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Breastfeeding Baby Doll - Creepy Or Instructive?

12/11/2012 13:04 | Updated 22 May 2015
Outrage over breastfeeding baby doll  AP

An award winning doll which allows little girls to simulate breastfeeding has been branded 'creepy' and inappropriate by parents in the US.

The doll, made by Spanish company Berjuan Toys, is billed as being designed to 'help children learn about one of the most natural ways to care for a baby'.

On the company's website, the American rep for Berjuan, Dennis Lewis, writes that while 'many dolls come with plastic bottle' the Breast Milk Baby 'demonstrates the most natural way that a mother can feed her baby'.

The doll won the Dr Toy Top 100 Best Children's Product of 2011, and was given a 'Socially Responsible Products' accolade, something that Dennis Lewis says 'is a very satisfying recognition of our philosophy to bring education, understanding and fun to children through imaginative, nurturing, pretend role play'.

The doll comes with a 'fashionable halter-top' that the child wears, with two 'pretty flower' decorations lined up where a woman's nipples would be. When the doll is brought up to the flowers, a sensor causes its mouth to make suckling motions and noises. Once the doll is fed it cries to be burped and cuddles.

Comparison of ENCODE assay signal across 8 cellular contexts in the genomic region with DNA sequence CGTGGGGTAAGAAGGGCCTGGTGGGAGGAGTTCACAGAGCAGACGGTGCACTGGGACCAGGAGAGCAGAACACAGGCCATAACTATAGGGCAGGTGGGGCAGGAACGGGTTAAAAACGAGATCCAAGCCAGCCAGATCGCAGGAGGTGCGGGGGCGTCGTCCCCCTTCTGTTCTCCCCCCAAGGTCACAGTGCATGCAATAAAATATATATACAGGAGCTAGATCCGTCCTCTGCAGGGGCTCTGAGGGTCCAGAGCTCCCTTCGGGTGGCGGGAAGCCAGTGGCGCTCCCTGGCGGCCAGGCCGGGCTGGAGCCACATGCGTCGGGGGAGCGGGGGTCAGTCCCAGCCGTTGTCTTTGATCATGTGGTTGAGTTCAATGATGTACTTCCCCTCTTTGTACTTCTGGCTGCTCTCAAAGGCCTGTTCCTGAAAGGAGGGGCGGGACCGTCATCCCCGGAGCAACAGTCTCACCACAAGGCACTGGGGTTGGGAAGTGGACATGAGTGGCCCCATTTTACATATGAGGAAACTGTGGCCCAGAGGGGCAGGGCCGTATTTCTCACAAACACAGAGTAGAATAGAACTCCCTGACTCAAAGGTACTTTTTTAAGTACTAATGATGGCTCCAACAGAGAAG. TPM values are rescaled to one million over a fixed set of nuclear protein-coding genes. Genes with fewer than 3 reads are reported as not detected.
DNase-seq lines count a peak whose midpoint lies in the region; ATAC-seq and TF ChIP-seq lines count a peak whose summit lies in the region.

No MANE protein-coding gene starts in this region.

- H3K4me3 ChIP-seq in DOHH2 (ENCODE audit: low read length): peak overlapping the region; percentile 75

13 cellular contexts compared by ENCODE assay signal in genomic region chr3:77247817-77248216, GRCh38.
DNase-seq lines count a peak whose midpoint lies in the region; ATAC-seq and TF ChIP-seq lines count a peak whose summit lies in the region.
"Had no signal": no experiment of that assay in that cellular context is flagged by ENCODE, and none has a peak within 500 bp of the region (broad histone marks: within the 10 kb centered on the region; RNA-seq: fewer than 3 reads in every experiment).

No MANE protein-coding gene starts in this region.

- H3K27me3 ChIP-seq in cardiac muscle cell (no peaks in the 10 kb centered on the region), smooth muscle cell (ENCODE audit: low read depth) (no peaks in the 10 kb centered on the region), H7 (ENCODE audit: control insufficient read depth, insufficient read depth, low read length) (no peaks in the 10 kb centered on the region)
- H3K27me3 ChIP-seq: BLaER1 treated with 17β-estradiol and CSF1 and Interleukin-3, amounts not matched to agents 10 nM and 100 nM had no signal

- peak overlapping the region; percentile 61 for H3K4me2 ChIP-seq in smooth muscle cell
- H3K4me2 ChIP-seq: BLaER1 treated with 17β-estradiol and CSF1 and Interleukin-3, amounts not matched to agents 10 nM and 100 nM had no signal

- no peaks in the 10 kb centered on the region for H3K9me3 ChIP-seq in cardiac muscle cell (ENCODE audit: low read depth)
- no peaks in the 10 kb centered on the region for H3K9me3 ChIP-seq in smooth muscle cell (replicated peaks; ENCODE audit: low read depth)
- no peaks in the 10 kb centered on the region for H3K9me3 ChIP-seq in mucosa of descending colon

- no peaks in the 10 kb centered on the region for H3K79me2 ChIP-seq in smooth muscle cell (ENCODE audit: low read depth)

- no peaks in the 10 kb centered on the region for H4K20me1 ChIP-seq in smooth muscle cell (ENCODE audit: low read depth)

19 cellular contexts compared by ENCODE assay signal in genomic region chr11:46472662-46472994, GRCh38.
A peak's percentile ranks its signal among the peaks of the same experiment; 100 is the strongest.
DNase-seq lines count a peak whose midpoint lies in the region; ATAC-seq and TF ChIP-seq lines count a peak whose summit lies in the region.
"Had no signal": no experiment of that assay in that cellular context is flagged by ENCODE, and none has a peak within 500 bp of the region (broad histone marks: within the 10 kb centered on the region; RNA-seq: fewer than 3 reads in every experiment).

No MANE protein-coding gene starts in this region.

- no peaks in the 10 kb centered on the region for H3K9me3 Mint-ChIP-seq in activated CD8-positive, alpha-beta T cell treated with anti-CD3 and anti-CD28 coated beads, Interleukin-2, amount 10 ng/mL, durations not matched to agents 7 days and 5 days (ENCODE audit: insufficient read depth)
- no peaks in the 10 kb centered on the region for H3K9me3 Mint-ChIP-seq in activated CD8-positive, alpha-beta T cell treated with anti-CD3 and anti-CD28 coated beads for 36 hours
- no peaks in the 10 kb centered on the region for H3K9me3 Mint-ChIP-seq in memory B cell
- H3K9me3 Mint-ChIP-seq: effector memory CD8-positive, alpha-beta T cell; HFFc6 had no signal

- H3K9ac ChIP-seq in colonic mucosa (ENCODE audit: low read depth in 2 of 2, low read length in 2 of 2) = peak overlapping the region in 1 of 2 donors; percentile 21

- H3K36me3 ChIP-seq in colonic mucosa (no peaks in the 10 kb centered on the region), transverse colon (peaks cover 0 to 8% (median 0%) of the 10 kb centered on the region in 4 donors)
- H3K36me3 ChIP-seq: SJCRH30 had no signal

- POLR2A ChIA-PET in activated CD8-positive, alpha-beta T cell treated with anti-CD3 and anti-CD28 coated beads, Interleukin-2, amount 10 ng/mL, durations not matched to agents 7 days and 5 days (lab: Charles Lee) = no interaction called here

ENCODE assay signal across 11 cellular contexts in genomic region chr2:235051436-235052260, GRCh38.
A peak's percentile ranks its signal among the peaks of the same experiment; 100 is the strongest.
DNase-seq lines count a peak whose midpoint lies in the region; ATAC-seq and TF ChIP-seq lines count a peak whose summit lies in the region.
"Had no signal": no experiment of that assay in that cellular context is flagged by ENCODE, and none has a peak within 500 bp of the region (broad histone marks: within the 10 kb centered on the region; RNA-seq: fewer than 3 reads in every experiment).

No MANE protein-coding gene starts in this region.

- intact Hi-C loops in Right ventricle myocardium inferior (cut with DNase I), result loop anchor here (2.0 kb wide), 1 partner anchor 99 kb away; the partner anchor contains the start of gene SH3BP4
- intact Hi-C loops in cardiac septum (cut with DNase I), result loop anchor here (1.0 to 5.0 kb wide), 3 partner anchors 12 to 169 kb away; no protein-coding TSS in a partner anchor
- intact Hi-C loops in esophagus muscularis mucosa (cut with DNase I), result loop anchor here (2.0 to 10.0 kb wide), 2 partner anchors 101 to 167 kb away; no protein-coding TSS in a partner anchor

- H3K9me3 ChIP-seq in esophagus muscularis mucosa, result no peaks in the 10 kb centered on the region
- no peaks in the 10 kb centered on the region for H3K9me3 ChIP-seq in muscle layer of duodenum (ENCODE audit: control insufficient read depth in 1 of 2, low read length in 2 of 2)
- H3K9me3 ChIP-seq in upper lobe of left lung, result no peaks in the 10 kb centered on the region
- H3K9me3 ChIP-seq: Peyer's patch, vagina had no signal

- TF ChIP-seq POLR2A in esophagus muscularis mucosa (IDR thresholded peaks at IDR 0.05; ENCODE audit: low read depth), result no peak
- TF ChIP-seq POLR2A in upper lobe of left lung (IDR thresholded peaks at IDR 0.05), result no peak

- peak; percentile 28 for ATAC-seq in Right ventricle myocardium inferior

Critics of the doll say it is forcing kids to grow up too soon. Broadcaster Bill O'Reilly said on his Fox news show that we 'don't need' products like this.

"I just want the kids to be kids," he said, but breastfeeding campaigner and author Sally Wendkos Olds, disagreed, saying people must stop seeing breastfeeding as something sexual.

"I think it's a very cute toy," she said. 'I think it's just crazy what Bill O'Reilly was saying that it's sexualising little girls. The whole point is that so many people in our society persist in sexualizing breastfeeding, where in so many other countries around the world they don't think anything of it."

A video of the doll on YouTube attracted both for and against comments - one poster said that little girls should not exposed to 'wanting' to breastfeed, while others said the toy helped promote breast milk, and was a positive thing.

The doll comes in a range of skin tones and is available in both girl and boy versions at a cost of $89.00, around £55.00.

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